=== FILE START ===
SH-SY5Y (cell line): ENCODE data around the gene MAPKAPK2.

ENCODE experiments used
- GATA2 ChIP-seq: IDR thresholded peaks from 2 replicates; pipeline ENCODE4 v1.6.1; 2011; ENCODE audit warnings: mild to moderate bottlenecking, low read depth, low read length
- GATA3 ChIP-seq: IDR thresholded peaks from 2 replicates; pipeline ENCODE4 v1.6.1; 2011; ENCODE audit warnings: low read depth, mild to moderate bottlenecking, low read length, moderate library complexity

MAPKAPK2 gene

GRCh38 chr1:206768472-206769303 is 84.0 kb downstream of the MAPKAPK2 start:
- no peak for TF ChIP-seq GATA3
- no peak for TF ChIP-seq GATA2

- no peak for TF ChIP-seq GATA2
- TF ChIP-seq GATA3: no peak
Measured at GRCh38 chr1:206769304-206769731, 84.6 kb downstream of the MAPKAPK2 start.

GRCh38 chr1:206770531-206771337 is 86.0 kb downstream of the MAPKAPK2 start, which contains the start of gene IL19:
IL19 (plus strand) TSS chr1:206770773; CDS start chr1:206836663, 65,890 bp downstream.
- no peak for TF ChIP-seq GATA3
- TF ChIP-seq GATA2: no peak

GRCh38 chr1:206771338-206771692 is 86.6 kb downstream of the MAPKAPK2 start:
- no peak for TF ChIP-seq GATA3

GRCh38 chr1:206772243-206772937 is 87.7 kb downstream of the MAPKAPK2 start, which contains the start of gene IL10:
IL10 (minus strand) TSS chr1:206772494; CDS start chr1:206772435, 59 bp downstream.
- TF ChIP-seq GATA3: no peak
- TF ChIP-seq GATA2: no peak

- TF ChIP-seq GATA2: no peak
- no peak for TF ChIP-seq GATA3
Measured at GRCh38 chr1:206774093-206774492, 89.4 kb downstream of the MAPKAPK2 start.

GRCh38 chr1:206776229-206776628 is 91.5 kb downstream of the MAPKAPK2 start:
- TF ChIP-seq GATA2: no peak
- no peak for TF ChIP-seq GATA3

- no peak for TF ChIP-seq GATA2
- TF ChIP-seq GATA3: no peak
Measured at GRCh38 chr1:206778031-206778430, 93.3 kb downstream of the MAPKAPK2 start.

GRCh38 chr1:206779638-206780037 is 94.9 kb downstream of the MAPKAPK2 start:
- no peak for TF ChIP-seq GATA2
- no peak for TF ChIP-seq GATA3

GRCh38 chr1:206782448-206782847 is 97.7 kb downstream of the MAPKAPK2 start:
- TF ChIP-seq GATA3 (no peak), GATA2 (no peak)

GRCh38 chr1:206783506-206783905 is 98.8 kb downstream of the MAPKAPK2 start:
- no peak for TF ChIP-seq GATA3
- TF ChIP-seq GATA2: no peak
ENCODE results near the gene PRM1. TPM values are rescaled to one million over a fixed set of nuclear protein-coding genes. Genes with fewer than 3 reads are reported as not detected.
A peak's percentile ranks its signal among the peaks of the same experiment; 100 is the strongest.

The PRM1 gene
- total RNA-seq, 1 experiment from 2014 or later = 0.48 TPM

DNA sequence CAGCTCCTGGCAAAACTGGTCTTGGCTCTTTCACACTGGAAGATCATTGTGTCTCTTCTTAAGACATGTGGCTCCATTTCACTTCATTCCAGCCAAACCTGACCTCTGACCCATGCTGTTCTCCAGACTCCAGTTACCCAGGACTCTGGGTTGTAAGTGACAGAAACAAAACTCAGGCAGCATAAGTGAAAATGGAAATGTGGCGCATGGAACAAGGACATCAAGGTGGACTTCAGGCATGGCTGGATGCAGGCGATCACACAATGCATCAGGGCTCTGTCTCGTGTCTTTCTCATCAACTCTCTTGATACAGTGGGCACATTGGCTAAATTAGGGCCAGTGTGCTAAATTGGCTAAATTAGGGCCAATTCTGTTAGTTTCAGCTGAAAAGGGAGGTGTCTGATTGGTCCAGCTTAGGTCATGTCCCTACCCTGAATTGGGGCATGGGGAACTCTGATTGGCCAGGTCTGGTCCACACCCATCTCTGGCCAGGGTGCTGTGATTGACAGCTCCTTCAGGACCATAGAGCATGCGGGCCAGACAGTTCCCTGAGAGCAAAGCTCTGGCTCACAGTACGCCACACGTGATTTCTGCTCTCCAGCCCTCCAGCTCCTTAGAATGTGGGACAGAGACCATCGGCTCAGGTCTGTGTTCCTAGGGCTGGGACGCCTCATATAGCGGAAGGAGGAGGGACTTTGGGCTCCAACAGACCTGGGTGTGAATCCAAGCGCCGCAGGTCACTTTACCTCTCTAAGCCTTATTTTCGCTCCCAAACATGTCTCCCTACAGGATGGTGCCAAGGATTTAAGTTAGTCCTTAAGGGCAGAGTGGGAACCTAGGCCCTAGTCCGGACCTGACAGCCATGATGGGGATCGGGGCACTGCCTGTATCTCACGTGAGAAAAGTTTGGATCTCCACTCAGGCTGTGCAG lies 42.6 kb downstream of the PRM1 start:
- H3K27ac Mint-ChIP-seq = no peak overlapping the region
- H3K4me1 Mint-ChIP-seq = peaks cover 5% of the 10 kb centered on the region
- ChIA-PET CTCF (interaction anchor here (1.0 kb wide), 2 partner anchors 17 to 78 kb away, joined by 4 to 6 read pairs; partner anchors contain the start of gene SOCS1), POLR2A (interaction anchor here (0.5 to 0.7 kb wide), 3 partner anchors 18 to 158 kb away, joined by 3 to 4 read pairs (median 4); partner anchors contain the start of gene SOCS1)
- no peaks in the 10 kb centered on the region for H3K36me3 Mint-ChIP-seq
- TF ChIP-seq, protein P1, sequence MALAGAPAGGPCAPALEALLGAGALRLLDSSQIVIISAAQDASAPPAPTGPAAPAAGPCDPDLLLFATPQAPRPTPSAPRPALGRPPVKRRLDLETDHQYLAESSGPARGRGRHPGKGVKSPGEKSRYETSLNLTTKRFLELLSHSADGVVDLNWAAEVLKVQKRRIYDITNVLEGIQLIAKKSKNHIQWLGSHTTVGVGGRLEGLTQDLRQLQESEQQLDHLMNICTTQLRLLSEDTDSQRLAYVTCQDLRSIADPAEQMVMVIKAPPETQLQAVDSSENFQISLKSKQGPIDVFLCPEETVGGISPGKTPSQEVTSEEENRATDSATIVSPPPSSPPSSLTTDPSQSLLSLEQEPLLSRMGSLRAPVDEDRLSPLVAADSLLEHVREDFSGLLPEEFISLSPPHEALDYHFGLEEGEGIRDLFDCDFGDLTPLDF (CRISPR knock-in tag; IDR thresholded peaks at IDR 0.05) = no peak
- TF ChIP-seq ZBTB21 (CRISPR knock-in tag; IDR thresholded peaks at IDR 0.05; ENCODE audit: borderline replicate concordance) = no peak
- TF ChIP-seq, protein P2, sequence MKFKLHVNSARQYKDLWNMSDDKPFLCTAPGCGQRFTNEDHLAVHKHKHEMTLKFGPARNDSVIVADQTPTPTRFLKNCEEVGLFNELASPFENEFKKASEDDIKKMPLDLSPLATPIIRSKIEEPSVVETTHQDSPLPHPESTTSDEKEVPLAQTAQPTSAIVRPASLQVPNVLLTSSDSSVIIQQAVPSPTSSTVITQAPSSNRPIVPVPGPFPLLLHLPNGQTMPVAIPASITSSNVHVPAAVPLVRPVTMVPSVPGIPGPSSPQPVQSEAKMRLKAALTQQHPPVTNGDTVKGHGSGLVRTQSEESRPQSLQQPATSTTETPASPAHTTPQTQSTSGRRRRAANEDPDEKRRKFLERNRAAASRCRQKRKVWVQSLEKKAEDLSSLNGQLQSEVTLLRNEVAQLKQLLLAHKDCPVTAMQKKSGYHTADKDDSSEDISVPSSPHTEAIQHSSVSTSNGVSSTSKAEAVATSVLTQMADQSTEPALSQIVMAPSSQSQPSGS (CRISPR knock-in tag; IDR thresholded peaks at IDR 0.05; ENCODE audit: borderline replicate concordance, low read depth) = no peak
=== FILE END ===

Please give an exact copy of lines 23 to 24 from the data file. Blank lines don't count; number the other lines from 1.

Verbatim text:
- no peak for TF ChIP-seq GATA3
Measured at GRCh38 chr1:206774093-206774492, 89.4 kb downstream of the MAPKAPK2 start.